Never forget what you are, for surely the world will not. Make it your strength. Then it can never be your weakness. Armor yourself in it, and it will never be used to hurt you.” ― George R.R. Martin
Much of the unease we experience in our lives is a result of being uncomfortable with who we are. Raised in a society that places a high value on conformity, as children we learn to take cues from our environment and the people around us about how we should behave, what we should say and what we should believe. As adaptable as young chameleons, we blend effortlessly into our surroundings, looking, talking, acting and thinking just like everyone else.
Then, at some point in our lives we realize that the world expects something more from us. Somewhere between the ages of 20 and 25, we come to the stunning realization that we no longer are expected to blend in with our surroundings. Quite the contrary, in fact. We are expected to be individuals—interesting, intelligent, compelling, independent – unique. After years of conforming, we begin to get the message that we must stand out from the crowd in some way to succeed. And that is when we begin to feel insecure, because we have never taken the time to find out who we are or what we have to offer the world.
So, what do we do? In some societies, this is the time in life when young men and women are encouraged to “find themselves,” but here in the U.S. that rarely occurs. Instead, we fall back into old patterns, once again making ourselves into carbon copies of the guy next door. We collect things– money, cars, houses, partners, clothes, jewelry, husbands, wives…trying to carve out an identity based on what and how much we have and not who we are. We think that as long as we have more than someone else, we stand out. And we do. But not in the way we intend, and not in a way that enriches our lives.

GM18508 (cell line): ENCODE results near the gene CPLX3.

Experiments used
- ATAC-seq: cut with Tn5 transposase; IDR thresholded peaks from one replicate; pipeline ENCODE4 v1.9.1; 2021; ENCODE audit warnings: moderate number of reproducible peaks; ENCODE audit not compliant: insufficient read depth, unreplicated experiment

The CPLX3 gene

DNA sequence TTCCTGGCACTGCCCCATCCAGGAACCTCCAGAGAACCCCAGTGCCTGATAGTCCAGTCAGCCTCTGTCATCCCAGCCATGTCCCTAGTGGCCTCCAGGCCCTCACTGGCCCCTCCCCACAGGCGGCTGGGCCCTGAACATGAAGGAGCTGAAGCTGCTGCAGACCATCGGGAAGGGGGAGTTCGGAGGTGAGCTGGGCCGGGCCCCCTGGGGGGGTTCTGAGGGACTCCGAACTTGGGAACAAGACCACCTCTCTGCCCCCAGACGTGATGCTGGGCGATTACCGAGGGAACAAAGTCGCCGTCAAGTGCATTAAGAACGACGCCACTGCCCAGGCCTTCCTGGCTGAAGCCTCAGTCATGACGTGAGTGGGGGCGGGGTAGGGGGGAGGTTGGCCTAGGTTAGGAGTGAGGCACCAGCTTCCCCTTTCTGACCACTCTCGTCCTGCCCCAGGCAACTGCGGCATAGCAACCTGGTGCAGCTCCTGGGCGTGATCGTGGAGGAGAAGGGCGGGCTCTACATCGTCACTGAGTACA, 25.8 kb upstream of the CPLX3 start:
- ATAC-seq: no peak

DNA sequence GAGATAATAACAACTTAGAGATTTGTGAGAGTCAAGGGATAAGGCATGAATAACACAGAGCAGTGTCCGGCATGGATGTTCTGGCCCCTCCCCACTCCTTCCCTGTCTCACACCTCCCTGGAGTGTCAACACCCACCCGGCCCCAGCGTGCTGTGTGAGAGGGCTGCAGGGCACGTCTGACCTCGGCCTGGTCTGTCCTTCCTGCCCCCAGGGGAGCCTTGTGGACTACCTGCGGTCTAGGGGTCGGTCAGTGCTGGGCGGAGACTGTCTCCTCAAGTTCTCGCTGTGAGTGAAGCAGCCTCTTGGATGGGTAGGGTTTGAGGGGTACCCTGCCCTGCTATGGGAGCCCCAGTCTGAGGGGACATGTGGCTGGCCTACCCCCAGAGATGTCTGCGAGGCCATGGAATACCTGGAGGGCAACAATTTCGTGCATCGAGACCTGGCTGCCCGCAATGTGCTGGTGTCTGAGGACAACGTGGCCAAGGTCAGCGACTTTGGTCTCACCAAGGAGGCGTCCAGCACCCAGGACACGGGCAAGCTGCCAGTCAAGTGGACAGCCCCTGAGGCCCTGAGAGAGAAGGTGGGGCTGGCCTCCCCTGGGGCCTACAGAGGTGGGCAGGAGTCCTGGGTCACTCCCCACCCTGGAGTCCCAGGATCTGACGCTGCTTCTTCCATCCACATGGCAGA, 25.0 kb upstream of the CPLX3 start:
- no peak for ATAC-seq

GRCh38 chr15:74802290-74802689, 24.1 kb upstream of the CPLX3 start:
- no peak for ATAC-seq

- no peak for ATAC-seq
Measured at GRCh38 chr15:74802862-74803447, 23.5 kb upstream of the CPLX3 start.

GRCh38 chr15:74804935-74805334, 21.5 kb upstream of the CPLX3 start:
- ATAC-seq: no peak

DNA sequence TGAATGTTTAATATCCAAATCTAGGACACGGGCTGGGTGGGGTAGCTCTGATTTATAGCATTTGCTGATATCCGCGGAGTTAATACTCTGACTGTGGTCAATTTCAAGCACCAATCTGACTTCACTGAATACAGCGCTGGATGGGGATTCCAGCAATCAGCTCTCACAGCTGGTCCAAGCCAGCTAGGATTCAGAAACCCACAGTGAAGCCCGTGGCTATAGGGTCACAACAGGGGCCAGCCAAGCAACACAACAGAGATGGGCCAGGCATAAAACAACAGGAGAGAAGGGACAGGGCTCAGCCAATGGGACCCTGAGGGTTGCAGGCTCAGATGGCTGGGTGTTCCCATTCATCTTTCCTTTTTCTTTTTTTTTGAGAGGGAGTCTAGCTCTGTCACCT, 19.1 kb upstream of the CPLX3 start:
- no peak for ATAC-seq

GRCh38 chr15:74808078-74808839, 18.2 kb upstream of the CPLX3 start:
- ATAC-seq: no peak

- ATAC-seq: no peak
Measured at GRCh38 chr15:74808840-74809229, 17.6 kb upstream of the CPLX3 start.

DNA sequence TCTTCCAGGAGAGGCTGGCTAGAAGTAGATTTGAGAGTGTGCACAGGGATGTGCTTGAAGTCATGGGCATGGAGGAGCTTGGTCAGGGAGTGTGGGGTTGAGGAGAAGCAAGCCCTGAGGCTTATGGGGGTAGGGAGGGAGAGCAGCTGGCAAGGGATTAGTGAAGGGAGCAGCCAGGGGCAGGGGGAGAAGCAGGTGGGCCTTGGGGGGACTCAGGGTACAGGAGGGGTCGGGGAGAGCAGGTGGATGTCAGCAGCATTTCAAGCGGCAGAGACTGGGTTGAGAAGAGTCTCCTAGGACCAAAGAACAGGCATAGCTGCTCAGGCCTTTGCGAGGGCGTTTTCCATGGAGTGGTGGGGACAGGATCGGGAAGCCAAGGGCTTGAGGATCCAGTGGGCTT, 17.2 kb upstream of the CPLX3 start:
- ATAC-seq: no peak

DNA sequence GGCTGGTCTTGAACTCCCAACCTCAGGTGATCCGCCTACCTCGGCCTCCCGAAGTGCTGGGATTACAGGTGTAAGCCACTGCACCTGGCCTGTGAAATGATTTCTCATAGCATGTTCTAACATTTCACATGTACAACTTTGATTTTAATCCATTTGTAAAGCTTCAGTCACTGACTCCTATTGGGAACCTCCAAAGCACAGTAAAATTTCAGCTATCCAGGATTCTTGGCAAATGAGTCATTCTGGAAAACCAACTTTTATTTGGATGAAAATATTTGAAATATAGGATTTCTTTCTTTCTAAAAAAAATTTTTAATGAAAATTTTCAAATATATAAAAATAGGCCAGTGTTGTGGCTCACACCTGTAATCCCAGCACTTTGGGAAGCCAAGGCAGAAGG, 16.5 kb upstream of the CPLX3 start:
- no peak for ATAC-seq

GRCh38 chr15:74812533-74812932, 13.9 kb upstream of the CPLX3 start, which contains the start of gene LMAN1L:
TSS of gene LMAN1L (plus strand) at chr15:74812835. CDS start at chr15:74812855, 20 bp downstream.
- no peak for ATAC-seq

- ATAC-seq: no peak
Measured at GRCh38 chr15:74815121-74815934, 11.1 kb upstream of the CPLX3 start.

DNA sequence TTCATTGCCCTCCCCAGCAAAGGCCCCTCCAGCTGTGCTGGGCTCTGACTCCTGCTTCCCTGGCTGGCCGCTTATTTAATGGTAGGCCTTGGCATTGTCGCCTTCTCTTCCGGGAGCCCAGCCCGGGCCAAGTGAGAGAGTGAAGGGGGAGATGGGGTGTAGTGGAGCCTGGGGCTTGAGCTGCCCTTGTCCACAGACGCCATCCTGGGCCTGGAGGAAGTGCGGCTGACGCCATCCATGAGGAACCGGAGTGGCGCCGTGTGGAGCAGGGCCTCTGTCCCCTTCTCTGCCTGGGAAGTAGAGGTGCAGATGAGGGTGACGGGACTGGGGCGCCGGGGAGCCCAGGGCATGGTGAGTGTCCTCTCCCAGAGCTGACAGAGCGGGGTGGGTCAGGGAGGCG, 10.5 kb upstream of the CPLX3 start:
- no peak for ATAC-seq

A good friend who lives in one of the most affluent areas of the U.S. said to me recently “People here have plenty of money to spend and no time to enjoy it,” and I thought to myself, “How silly—and how sad.” Life is not a dress rehearsal, and none of us is getting out of here with anything more than what we had when we came in. Sure, nice things are fun, and having the money to enjoy life is wonderful. But when the accumulation of wealth is our only purpose or even our main purpose—when it is the only thing that gives meaning to our lives—we inevitably are left wondering over and over “Who will I be when it all disappears?”
Before you write in your journal today, take a look at our list of values, virtues and talents. Spend a few moments scanning the list, and write down the qualities that resonate most strongly with you. Don’t analyze—just put a check mark next to the 5 to 10 words that strike a chord with you and then write them down. Then take three deep cleansing breaths as you ask yourself what these words mean. Are they qualities that you admire, or those you detest? Do you know someone who lives by these virtues who you would like to emulate? If so, who is it and why? Whatever your feelings, take the time to explore them. Finding out what you value and what you don’t is the first step in finding out who you are.